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Nuclear threats: Nigerian envoy speaks on ways to block Boko Haram’s access to WMD

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Jaafar Jaafar
Jaafar Jaafar is a graduate of Mass Communication from Bayero University, Kano. He was a reporter at Daily Trust, an assistant editor at Premium Times and now the editor-in-chief of Daily Nigerian.
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Nigeria is to focus on addressing the threats posed by Nuclear Weapons and preventing terrorists from accessing Weapons of Mass Destruction, WMD, as it assumes the rotational Chairmanship of the AU Peace and Security Council, AU-PSC, in Addis Ababa, Ethiopia.

Nigeria’s Permanent Representative to the African Union, Bankole Adeoye, made this known in an interview with newsmen in Abuja.

Mr Adeoye, took over the position on April 1, from Zackariaou Maiga, the Permanent Representative of the Republic of Niger, who held the Chairmanship for the month of March, 2018.

Nigeria’s tenure will end on May 1.

He said other focus area include their control regimes, including the urgent need for the promotion of peaceful uses of Nuclear Energy.

“Importantly, the AU-PSC will consider the nexus between Corruption and Conflict Resolution and the Imperative of promoting good economic policies in the context of Nigeria’s Championing of the 2018 AU annual theme on anti-corruption under the leadership President Muhammadu Buhari.

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“Furthermore, the PSC will explore strategies towards “Saving the Lake Chad” by Enhancing Environmental Sustainability and Human Security in West and Central Africa and undertake a prospective analysis of Africa’s peace and security landscape by 2023’’.

Similarly, the envoy said Nigeria will engage on fashioning a comprehensive approach towards the prevention of the ideology of hate, genocide and hate crimes on the continent.

He listed other areas to be considered by the Council during the period of Nigeria’s Chairmanship to include: the need for Effective take-off of the AU Humanitarian Agency, AUHA, and ameliorating the Impact of Terrorism and Armed Conflict on Africa’s Social Fabric.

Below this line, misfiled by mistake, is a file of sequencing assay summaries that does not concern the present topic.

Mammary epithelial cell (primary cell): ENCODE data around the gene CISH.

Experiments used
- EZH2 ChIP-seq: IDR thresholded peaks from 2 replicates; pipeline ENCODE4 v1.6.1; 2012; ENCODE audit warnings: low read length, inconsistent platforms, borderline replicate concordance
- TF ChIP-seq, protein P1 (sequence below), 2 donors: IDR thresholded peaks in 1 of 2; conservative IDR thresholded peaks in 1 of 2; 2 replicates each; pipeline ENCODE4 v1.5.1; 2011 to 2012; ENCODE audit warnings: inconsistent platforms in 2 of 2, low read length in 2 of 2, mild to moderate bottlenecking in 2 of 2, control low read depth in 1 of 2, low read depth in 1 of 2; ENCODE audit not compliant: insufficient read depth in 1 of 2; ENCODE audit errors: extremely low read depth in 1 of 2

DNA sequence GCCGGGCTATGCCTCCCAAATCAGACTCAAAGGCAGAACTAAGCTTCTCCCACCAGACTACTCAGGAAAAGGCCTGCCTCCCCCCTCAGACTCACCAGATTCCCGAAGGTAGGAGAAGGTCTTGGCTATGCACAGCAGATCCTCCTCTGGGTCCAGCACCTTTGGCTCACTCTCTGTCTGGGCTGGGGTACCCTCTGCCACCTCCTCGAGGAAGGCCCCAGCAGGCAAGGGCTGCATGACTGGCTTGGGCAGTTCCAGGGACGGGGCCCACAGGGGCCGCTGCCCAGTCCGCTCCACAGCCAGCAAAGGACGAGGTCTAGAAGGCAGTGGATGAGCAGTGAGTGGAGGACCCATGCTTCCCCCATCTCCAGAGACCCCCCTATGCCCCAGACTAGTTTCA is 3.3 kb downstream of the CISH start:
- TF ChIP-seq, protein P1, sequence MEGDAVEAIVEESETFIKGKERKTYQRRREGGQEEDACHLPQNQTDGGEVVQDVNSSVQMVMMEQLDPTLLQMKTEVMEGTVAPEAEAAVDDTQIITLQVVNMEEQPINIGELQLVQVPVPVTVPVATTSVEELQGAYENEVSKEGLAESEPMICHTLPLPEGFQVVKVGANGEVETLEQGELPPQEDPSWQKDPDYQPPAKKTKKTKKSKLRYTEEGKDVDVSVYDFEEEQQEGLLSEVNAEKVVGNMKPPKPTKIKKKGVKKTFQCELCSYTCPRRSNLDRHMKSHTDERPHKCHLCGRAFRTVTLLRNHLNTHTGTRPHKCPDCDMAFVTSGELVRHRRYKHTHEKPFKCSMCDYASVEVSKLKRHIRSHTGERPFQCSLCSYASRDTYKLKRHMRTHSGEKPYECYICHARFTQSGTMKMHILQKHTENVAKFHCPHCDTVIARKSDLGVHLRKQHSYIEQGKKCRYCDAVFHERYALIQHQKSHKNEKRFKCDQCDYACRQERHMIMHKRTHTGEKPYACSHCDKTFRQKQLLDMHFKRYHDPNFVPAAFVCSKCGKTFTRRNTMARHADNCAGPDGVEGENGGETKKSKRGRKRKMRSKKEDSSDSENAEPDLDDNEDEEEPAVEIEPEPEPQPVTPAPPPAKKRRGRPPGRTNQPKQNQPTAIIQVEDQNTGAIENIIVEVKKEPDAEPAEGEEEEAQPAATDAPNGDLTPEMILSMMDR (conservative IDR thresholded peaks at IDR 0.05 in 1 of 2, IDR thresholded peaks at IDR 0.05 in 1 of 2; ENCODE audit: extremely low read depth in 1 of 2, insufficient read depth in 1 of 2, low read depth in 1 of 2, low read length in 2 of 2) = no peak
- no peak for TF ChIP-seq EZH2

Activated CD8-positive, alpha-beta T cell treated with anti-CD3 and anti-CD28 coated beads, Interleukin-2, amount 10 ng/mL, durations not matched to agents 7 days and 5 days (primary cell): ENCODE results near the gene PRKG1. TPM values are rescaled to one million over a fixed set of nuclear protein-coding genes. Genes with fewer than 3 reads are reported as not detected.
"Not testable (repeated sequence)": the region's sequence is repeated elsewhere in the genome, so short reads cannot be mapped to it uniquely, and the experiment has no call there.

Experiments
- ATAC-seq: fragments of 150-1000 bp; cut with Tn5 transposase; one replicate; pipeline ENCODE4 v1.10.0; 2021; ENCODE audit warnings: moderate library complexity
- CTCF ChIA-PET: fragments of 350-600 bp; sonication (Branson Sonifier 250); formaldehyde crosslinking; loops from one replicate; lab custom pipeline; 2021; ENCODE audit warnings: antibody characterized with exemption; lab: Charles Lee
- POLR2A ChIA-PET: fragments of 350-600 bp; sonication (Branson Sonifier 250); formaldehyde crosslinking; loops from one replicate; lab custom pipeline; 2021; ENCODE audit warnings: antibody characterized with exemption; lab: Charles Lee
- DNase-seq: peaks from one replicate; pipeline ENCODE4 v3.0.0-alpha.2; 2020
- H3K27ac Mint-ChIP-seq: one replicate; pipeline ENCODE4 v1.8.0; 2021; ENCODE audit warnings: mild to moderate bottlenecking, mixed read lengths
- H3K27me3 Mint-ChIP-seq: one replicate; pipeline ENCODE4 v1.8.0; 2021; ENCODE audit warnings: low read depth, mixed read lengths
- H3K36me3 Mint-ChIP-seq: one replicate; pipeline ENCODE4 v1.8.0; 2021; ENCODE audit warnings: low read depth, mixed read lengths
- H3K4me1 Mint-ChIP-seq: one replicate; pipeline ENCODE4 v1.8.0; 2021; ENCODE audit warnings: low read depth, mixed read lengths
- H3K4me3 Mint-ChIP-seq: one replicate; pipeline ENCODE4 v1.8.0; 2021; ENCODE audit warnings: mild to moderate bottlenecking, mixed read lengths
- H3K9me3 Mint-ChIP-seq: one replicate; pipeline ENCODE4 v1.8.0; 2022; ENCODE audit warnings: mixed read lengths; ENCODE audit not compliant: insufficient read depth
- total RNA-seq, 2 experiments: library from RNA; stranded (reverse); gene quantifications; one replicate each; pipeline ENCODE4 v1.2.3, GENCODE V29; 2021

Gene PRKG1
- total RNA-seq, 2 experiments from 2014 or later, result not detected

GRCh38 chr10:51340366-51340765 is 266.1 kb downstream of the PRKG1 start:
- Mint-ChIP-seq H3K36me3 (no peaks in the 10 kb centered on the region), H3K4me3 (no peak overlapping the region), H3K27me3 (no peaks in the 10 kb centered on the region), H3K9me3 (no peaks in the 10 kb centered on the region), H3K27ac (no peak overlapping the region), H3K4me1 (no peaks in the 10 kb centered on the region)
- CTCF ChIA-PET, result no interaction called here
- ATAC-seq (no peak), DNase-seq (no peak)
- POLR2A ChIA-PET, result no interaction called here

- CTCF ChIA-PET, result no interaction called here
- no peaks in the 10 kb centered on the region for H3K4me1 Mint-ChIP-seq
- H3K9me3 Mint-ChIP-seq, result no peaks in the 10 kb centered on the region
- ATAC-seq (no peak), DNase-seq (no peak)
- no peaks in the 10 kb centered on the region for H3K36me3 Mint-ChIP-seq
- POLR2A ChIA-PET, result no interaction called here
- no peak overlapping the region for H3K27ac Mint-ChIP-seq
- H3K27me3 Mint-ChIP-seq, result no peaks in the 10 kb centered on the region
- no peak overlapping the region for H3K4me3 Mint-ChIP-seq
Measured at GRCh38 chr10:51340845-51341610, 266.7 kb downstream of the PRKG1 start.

Mr Adeoye explained further that Nigeria as chairperson of the Council will prioritise the operationalisation of the African Standby Force, which is a key element of the African Peace and Security Architecture, APSA, and the Sustainable Financing of the African Union Peace Support Operations with particular emphasis on the African Peace Fund.

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“The Council will also embark on a Field Mission in solidarity to the good people of South Sudan and to ascertain the level of progress of the peace process in that country being led by the IGAD and supported by the African Union and its partners.

“Overall, with the support of other members of the Council, Nigeria will use its month-long presidency to actively promote sub-regional and continental peace and security in line with the principles of the AU Constitutive Act, UN Charter and the mandate of the Council,’’ he said.

NAN reports that the AU-PSC is the standing decision-making organ of the AU, which is patterned along the UN Security Council to enforce Union Decisions, particularly in matters relating to the maintenance of regional and continental peace and security.

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It is also a key element of the African Union Peace and Security Architecture.

Members of the Council are elected by the Assembly of the African Union so as to reflect regional balance within Africa, as well as a variety of other criteria, including capacity to contribute militarily and financially to the Union.

The Council is composed of fifteen countries, of which five are elected to three-year terms, and ten to two-year terms.

In view of Nigeria’s contributions to peace and security in the sub-regional and continental levels, the country has sustained its membership of this most vital mechanism since inception in 2004.

The current members of the AU-PSC are: Angola, Djibouti, Equatorial Guinea, Gabon, Liberia, Morocco, Rwanda, Sierra Leone, Togo, Zimbabwe, Nigeria, Egypt, Kenya, Zambia, and Republic of Congo.



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